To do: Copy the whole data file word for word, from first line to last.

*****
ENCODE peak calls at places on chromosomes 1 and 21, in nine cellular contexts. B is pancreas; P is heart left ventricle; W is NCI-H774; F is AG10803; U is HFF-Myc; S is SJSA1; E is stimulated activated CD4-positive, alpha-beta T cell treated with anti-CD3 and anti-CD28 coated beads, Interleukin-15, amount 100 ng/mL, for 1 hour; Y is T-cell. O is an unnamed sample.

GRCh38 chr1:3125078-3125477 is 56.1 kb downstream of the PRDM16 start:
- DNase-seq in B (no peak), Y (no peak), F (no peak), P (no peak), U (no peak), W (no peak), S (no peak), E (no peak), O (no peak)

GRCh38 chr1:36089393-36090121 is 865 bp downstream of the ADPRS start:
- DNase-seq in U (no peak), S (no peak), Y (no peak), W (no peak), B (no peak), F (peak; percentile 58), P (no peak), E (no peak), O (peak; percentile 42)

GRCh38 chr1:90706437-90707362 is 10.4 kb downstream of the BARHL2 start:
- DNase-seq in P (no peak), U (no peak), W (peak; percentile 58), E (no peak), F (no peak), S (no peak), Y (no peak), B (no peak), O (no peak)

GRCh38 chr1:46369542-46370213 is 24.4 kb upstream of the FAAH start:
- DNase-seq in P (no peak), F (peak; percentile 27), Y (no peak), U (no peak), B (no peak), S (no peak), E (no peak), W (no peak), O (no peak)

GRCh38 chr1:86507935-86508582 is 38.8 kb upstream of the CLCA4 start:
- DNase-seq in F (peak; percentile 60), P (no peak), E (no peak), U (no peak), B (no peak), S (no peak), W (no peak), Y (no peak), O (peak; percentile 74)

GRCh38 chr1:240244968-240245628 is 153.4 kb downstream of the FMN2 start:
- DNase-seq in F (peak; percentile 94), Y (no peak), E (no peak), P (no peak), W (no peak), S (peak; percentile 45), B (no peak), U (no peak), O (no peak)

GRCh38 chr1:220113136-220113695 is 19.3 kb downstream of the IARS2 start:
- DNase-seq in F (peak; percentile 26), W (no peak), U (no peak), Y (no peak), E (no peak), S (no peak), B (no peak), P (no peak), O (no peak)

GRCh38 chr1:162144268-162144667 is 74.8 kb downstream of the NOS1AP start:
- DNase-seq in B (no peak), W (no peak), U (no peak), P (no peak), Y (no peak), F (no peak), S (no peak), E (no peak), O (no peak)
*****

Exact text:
ENCODE peak calls at places on chromosomes 1 and 21, in nine cellular contexts. B is pancreas; P is heart left ventricle; W is NCI-H774; F is AG10803; U is HFF-Myc; S is SJSA1; E is stimulated activated CD4-positive, alpha-beta T cell treated with anti-CD3 and anti-CD28 coated beads, Interleukin-15, amount 100 ng/mL, for 1 hour; Y is T-cell. O is an unnamed sample.

GRCh38 chr1:3125078-3125477 is 56.1 kb downstream of the PRDM16 start:
- DNase-seq in B (no peak), Y (no peak), F (no peak), P (no peak), U (no peak), W (no peak), S (no peak), E (no peak), O (no peak)

GRCh38 chr1:36089393-36090121 is 865 bp downstream of the ADPRS start:
- DNase-seq in U (no peak), S (no peak), Y (no peak), W (no peak), B (no peak), F (peak; percentile 58), P (no peak), E (no peak), O (peak; percentile 42)

GRCh38 chr1:90706437-90707362 is 10.4 kb downstream of the BARHL2 start:
- DNase-seq in P (no peak), U (no peak), W (peak; percentile 58), E (no peak), F (no peak), S (no peak), Y (no peak), B (no peak), O (no peak)

GRCh38 chr1:46369542-46370213 is 24.4 kb upstream of the FAAH start:
- DNase-seq in P (no peak), F (peak; percentile 27), Y (no peak), U (no peak), B (no peak), S (no peak), E (no peak), W (no peak), O (no peak)

GRCh38 chr1:86507935-86508582 is 38.8 kb upstream of the CLCA4 start:
- DNase-seq in F (peak; percentile 60), P (no peak), E (no peak), U (no peak), B (no peak), S (no peak), W (no peak), Y (no peak), O (peak; percentile 74)

GRCh38 chr1:240244968-240245628 is 153.4 kb downstream of the FMN2 start:
- DNase-seq in F (peak; percentile 94), Y (no peak), E (no peak), P (no peak), W (no peak), S (peak; percentile 45), B (no peak), U (no peak), O (no peak)

GRCh38 chr1:220113136-220113695 is 19.3 kb downstream of the IARS2 start:
- DNase-seq in F (peak; percentile 26), W (no peak), U (no peak), Y (no peak), E (no peak), S (no peak), B (no peak), P (no peak), O (no peak)

GRCh38 chr1:162144268-162144667 is 74.8 kb downstream of the NOS1AP start:
- DNase-seq in B (no peak), W (no peak), U (no peak), P (no peak), Y (no peak), F (no peak), S (no peak), E (no peak), O (no peak)